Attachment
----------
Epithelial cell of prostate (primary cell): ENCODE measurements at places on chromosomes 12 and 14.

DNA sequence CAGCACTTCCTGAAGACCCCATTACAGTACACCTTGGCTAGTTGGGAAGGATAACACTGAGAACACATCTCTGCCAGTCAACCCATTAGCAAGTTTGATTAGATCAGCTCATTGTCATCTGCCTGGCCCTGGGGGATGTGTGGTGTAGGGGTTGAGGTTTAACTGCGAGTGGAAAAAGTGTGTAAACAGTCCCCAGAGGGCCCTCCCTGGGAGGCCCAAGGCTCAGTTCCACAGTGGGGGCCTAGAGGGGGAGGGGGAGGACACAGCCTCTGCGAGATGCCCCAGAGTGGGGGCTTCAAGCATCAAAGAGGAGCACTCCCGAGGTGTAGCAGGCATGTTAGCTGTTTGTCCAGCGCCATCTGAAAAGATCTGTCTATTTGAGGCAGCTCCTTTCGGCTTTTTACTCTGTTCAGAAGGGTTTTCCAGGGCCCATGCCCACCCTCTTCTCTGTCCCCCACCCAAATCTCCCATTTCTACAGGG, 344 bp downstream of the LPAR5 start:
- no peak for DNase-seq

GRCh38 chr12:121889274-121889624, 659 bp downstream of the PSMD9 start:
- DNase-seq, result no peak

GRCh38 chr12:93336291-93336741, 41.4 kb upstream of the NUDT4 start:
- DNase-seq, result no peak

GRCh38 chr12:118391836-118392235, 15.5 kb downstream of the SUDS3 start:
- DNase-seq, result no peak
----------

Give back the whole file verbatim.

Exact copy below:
Epithelial cell of prostate (primary cell): ENCODE measurements at places on chromosomes 12 and 14.

DNA sequence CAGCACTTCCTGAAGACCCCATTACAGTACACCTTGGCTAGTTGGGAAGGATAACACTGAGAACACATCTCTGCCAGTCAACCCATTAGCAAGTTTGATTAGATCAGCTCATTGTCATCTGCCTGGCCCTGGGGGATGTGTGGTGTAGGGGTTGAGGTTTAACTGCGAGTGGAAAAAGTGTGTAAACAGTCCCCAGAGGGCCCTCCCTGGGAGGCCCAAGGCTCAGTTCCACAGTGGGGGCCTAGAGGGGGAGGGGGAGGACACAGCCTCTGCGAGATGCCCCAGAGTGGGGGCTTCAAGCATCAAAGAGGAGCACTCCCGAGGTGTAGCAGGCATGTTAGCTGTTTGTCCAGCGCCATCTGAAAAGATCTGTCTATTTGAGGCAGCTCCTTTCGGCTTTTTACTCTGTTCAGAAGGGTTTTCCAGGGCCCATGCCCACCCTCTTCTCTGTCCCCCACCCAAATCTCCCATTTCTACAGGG, 344 bp downstream of the LPAR5 start:
- no peak for DNase-seq

GRCh38 chr12:121889274-121889624, 659 bp downstream of the PSMD9 start:
- DNase-seq, result no peak

GRCh38 chr12:93336291-93336741, 41.4 kb upstream of the NUDT4 start:
- DNase-seq, result no peak

GRCh38 chr12:118391836-118392235, 15.5 kb downstream of the SUDS3 start:
- DNase-seq, result no peak